Ramping Up the Retail Supply Chain

The focus in the retail sector has shifted from managing the movement of goods to managing the information about goods


He is quick to add, however, that he fully respects the customers' desire to control their own inventories and to own the management of that inventory. But Jones believes that the analytical capabilities of the demand planning solutions present an opportunity for retailer and manufacturer to collaborate more closely to optimize inventory levels across the supply chain. "We know the product very well, and they know their business very well, and together I think that we can develop a result that's going to yield high service levels to their customers, which are really our customers in the end," he says.

Mastering Product Cycles

Collaboration around data also is on the mind of Dave Haskins, who is executive vice president of development with Webplan, a provider of Web-based planning solutions for manufacturers.

As Haskins sees it, product cycles in the retail sector are simply getting too short, particularly in red-hot segments like consumer electronics. At the same time, supply chains in the consumer sector are becoming elongated as manufacturers increasingly source components or entire products offshore. "Because of the distributive nature of the supply chain and the variability inherent in more retail-oriented products, the biggest challenge that companies are facing is the level of complexity involved in the whole business process around managing a demand change and then being able to quickly determine the supply chain cost of that change," says Haskins.

Haskins points out that the new extended consumer supply chain involves original equipment manufacturers (OEMs) that don't actually manufacture much, or most,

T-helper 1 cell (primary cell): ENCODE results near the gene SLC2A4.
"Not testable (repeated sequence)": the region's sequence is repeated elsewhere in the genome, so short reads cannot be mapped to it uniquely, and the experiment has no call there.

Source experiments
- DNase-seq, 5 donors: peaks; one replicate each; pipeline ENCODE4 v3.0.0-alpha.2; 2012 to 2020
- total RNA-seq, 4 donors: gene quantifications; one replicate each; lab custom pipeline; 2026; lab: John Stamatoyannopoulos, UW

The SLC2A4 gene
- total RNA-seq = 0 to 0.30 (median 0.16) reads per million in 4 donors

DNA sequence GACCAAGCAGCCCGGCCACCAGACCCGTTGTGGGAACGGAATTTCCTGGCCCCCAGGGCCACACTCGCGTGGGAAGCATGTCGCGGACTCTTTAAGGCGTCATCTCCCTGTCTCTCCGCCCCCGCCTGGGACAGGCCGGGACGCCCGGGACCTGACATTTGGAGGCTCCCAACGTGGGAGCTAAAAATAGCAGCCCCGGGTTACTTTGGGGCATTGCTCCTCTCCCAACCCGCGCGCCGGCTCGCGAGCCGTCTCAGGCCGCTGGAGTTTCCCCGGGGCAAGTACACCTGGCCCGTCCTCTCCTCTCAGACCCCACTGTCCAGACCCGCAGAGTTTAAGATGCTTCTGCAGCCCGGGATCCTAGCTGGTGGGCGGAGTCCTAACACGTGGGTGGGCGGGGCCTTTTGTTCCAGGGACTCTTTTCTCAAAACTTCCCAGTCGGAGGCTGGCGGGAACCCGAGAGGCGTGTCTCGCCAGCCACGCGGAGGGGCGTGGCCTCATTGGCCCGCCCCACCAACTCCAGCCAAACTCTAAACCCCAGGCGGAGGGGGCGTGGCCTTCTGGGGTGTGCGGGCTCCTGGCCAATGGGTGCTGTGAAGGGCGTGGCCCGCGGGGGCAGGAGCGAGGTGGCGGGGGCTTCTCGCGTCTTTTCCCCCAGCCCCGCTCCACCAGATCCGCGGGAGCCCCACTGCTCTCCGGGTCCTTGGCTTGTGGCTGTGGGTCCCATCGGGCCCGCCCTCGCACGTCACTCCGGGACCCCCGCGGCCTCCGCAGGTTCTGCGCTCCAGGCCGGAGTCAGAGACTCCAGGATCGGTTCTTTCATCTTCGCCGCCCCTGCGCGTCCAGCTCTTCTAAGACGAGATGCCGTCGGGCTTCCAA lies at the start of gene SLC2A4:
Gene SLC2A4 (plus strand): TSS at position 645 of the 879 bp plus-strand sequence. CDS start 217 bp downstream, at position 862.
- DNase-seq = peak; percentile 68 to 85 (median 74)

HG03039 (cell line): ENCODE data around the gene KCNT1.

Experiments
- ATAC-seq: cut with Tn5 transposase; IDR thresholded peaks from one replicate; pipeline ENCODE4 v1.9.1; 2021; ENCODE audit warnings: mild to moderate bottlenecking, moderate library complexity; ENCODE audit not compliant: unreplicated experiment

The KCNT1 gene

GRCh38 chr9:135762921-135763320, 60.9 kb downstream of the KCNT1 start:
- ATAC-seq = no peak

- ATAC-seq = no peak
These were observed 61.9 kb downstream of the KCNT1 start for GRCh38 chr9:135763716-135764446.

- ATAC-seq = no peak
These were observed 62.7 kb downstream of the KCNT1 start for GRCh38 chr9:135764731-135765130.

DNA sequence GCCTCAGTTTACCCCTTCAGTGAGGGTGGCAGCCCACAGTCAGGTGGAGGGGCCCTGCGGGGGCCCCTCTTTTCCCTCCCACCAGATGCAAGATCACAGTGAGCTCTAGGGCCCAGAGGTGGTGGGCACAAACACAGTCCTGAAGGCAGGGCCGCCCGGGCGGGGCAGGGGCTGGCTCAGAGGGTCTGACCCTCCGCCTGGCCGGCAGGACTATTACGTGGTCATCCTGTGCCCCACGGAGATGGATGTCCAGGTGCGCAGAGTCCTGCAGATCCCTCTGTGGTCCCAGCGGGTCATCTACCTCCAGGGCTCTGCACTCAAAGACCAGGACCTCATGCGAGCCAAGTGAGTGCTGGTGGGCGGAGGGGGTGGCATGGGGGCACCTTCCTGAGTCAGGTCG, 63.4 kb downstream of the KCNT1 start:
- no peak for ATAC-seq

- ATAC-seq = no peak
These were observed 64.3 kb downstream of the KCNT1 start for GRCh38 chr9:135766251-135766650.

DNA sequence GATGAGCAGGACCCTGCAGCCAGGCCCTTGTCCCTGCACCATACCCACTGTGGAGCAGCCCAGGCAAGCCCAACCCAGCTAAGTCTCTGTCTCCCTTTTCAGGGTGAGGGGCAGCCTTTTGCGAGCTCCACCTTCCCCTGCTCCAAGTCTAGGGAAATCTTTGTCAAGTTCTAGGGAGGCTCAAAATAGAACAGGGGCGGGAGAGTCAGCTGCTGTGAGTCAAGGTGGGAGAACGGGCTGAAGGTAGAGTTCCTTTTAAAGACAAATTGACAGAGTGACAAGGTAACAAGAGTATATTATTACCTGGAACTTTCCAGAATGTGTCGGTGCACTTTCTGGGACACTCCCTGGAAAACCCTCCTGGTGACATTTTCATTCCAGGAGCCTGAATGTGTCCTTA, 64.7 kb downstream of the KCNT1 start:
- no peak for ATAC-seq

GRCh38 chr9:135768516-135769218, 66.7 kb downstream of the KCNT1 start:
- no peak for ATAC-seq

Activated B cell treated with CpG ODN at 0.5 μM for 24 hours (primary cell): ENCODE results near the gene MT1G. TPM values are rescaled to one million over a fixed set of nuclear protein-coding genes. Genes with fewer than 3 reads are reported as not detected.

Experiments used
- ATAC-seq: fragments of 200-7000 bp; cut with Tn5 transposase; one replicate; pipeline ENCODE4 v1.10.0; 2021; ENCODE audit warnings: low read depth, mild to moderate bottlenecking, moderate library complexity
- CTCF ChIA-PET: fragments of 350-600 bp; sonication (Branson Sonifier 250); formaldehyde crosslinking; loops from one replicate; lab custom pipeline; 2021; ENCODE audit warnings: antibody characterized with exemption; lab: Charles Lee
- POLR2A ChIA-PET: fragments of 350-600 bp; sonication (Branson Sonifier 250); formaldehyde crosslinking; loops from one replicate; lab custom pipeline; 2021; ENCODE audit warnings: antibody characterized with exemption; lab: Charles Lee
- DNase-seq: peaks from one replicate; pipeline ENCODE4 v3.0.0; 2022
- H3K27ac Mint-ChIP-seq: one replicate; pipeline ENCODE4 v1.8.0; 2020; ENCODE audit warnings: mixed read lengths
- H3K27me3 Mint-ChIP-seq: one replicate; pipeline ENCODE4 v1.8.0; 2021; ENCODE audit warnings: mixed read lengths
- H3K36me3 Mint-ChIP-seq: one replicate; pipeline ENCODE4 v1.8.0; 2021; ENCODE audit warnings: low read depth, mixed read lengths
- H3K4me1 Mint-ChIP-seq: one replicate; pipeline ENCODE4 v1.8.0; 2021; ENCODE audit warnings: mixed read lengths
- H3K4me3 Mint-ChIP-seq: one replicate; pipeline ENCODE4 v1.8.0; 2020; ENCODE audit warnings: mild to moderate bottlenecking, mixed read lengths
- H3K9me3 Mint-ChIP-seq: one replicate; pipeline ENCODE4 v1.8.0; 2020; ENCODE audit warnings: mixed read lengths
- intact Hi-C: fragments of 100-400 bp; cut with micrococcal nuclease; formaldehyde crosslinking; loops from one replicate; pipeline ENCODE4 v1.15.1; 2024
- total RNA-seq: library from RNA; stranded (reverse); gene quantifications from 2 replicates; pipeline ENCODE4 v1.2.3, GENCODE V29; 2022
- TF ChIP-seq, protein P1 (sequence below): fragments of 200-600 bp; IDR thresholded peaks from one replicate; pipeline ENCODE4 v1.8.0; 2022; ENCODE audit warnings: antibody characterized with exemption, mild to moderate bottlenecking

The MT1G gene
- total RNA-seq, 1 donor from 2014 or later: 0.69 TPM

of their products anymore, and contract manufacturers (CMs) that stand one, two or more tiers away from end customers. This disconnect sets up a natural tension: For the OEMs, the imperative is to continuously introduce new widgets to take advantage of the burst of consumer demand and premium prices that the latest and greatest gizmo can command; but for the CM, the objective is to control costs and reduce inventory exposure to a minimum. This tension has tended to play out in the negotiations between the two parties over who pays how much for the level of flexibility necessary to respond to rapid changes in consumer demand, and if the two parties have collaborated, their work together has been primarily to try to synchronize their respective plans.

But this adversarial approach ignores the real issue, Haskins asserts. "It's not about a planning problem," he says, "because there's a limit to how far you can go with trying to maintain some kind of synchronization of plans." Rather, Haskins calls on OEMs and their contract manufacturers to work together, using a Response Management-type solution like Webplan's, to create a unified plan that can incorporate both demand signals coming into the OEM and inventory and production capacity data from the CMs. (Other solution providers offering this "single set of data" approach include Adexa, Demantra, Prescient Systems and Supply Chain Consultants). Establishing this sort of "single version of the truth" would allow the parties to come to a shared understanding of the costs of flexibility in the supply chain. "The OEM may be focusing on making sure that the forecast is accurate, whereas the CM is making sure that the supply side information is accurate or looking at what kinds of constraints they might have to meet a demand change, but the key is that both parties are able to look at the same thing."

From "Clobberation" to Collaboration

Lori Mitchell-Keller also believes that greater collaboration is increasingly a requirement in the retail supply chain, and she says that consumers' capricious nature makes this sort of closer retailer-supplier relationship more of a necessity. As evidence, Mitchell-Keller, who is senior vice president of global marketing and solution management at supply chain solution provider Manugistics, points to a survey, commissioned by her company and unveiled at the National Retail Federation conference, which revealed that during the most recent holiday season 58 percent of Americans who did not find the item they were shopping for on the shelf at one store walked out the door and went elsewhere. (Similarly, Stephen David, chief information officer and business-to-business officer at Cincinnati, Ohio-based Procter & Gamble, has cited figures suggesting that 75 percent of the time, out-of-stocks result in no sale.)

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